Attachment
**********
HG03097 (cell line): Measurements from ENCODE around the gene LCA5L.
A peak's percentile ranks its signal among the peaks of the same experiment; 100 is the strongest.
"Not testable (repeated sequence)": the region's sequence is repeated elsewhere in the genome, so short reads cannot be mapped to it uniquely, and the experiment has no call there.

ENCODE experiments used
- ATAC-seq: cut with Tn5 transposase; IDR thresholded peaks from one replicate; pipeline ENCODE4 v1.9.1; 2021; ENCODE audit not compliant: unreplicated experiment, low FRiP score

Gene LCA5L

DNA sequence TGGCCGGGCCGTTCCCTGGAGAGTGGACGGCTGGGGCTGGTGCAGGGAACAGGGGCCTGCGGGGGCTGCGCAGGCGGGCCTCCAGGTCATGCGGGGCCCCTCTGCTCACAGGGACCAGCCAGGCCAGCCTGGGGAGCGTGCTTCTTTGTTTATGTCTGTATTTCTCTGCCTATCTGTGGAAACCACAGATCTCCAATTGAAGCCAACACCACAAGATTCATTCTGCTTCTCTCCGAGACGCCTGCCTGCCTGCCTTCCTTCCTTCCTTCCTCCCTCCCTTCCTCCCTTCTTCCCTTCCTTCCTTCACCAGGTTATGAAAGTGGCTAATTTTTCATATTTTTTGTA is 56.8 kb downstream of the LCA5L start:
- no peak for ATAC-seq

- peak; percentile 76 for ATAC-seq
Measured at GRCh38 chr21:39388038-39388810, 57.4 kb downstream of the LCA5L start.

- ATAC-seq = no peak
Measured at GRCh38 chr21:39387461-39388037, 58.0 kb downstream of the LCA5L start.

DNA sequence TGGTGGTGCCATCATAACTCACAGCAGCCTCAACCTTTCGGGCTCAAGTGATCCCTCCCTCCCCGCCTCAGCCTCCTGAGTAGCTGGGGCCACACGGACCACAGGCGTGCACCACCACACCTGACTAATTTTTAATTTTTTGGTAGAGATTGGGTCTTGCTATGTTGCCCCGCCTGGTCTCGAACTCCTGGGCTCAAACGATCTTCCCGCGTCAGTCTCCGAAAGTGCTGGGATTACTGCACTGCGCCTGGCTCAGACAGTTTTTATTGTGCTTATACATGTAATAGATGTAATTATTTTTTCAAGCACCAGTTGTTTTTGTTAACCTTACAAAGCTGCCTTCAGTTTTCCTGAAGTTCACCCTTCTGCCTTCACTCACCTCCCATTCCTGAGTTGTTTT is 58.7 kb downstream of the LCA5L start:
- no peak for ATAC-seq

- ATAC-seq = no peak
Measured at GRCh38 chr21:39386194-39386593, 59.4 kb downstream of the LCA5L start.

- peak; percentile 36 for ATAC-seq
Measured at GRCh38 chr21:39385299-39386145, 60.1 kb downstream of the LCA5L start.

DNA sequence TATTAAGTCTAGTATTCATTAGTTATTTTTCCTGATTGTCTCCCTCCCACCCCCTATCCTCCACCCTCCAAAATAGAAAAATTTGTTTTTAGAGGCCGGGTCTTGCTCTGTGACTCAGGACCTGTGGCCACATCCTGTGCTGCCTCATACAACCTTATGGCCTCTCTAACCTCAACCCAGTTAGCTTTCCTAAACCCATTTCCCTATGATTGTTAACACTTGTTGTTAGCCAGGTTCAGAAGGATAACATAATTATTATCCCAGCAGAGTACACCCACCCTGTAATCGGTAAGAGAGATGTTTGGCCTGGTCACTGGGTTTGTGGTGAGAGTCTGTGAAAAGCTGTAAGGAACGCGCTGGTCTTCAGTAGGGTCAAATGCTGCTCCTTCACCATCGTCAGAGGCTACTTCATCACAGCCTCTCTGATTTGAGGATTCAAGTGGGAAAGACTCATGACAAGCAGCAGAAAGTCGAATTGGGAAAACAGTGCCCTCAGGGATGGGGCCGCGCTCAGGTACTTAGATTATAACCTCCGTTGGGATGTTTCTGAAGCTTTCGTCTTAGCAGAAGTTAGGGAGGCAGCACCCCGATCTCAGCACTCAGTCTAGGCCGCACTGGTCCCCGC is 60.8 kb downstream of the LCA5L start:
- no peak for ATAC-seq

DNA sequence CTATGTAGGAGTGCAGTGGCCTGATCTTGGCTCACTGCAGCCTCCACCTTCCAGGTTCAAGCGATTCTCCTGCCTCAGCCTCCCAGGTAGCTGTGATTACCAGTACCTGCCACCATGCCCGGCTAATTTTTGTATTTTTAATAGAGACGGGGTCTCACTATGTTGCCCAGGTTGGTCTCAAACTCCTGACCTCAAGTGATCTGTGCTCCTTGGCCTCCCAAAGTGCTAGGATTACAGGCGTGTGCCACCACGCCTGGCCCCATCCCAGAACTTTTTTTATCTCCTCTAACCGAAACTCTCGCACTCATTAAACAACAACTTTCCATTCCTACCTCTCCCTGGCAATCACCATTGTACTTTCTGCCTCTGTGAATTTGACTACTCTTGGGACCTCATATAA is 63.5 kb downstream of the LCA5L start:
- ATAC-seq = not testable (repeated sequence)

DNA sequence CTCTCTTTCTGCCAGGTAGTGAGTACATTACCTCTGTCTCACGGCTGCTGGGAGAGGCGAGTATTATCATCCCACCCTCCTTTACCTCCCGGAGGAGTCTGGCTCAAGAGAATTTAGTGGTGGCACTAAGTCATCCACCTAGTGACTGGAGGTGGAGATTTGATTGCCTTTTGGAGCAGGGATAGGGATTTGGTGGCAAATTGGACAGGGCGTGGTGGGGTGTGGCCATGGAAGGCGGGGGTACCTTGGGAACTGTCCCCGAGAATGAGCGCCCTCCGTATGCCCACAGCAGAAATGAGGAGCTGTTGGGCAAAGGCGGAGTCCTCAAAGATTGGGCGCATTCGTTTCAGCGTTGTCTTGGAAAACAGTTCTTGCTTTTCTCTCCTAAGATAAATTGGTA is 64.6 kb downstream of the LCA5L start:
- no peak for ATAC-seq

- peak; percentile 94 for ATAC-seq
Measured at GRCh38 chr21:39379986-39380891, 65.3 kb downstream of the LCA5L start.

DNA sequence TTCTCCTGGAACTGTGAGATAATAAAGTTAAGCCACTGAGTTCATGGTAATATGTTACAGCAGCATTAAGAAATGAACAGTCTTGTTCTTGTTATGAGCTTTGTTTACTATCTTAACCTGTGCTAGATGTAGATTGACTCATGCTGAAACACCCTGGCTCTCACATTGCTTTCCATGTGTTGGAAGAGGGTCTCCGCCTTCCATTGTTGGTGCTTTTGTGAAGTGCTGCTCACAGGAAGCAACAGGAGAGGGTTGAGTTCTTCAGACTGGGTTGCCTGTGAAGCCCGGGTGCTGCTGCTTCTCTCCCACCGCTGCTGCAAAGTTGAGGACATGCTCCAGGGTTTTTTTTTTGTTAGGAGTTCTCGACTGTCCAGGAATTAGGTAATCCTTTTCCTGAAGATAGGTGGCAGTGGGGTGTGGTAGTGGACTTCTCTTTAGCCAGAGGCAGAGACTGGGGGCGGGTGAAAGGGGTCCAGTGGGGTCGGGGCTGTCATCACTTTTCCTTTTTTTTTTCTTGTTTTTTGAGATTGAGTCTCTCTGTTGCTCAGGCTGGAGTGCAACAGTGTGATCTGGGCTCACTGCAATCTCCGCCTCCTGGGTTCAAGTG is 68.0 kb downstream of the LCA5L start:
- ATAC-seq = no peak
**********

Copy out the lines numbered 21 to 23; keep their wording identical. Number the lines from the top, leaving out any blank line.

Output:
DNA sequence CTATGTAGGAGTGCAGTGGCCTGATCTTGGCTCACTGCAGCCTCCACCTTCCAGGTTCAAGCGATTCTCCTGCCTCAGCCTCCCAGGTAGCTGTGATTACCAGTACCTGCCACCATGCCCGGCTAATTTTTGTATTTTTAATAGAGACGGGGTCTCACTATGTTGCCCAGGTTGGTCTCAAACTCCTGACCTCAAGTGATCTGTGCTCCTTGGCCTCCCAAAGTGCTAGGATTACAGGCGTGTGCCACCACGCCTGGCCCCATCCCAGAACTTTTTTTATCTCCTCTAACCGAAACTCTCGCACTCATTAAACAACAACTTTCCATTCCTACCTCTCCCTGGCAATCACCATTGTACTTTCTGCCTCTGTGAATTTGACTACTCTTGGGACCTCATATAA is 63.5 kb downstream of the LCA5L start:
- ATAC-seq = not testable (repeated sequence)

DNA sequence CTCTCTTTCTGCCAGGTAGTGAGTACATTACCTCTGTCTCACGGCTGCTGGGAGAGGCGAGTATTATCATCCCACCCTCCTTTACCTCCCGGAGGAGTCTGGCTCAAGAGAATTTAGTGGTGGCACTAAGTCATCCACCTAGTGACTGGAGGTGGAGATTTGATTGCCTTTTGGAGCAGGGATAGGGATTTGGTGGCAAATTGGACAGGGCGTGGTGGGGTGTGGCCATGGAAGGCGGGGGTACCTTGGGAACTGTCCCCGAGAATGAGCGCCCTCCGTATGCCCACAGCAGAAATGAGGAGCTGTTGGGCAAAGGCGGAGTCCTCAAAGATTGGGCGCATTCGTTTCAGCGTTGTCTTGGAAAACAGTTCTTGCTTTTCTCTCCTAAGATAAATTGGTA is 64.6 kb downstream of the LCA5L start: